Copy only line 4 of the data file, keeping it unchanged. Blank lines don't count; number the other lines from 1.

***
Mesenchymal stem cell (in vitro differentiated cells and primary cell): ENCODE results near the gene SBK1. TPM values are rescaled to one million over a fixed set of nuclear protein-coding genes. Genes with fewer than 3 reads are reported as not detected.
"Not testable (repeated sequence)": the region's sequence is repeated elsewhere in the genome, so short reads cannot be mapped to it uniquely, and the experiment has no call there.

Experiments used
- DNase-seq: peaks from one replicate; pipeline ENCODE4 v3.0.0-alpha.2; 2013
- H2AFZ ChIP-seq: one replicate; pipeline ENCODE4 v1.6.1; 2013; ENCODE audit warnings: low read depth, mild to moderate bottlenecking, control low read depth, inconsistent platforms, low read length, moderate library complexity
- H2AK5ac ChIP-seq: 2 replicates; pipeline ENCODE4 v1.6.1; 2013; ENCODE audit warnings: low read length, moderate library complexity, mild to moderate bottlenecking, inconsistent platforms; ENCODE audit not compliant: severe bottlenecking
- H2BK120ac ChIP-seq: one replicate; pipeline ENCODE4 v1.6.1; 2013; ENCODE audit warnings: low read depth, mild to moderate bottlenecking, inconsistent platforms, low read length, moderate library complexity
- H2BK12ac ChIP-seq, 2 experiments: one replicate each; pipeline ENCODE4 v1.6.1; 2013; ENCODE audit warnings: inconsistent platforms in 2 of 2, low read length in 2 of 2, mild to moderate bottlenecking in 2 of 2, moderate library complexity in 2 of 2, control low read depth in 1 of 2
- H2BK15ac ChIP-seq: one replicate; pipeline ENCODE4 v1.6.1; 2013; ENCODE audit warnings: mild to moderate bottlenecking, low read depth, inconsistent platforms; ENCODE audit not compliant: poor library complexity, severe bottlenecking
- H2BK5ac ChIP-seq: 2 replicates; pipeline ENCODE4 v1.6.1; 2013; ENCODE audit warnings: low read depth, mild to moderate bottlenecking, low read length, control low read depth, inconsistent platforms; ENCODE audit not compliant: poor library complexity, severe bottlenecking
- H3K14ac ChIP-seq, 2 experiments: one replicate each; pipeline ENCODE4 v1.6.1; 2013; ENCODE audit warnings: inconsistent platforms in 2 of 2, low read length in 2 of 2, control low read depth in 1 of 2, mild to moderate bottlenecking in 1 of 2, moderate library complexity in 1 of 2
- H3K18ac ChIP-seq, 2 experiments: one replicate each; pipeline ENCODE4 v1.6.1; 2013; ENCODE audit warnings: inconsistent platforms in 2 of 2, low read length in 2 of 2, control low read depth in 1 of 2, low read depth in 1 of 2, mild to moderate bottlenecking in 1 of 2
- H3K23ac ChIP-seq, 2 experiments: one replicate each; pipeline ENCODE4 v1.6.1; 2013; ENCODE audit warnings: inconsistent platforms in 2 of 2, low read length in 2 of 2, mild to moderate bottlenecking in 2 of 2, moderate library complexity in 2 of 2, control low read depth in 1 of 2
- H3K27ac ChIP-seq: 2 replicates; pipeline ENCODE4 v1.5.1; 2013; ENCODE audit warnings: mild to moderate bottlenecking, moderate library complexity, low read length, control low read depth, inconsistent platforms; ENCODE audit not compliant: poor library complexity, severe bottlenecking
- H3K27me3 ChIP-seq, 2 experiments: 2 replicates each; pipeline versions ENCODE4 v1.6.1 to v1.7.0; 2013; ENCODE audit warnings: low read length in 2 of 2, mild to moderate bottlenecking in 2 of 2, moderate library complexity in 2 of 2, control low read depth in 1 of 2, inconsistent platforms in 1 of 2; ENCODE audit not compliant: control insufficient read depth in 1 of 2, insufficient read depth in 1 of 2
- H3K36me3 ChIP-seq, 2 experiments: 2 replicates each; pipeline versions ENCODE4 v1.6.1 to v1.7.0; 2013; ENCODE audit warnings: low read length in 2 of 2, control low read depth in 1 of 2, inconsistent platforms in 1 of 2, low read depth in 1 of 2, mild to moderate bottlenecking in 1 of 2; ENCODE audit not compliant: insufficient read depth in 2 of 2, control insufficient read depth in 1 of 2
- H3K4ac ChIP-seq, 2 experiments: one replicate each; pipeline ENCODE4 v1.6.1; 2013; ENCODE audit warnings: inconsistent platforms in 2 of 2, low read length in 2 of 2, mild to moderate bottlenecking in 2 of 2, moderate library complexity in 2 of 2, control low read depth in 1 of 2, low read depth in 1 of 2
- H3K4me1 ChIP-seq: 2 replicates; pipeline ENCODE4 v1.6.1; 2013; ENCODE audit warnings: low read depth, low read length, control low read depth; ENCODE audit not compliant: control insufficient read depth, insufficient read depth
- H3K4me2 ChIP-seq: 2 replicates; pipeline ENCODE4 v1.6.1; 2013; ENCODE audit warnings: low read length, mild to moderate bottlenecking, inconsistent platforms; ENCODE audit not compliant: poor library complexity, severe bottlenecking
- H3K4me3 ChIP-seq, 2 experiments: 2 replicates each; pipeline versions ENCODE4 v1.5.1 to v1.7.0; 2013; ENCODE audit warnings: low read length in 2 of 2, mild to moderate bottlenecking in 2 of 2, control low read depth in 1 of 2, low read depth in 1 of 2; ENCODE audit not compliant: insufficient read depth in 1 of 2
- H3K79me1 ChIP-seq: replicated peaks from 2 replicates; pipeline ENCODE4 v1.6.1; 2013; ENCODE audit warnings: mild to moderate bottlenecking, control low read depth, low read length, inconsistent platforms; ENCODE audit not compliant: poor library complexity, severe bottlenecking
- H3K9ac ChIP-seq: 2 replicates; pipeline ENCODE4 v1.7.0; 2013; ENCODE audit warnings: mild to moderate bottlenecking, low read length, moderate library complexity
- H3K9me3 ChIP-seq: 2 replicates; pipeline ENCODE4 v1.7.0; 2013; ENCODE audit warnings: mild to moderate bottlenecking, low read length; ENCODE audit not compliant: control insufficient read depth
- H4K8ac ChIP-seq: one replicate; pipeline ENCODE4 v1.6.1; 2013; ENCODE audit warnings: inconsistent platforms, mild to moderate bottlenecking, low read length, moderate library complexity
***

- DNase-seq: peaks from one replicate; pipeline ENCODE4 v3.0.0-alpha.2; 2013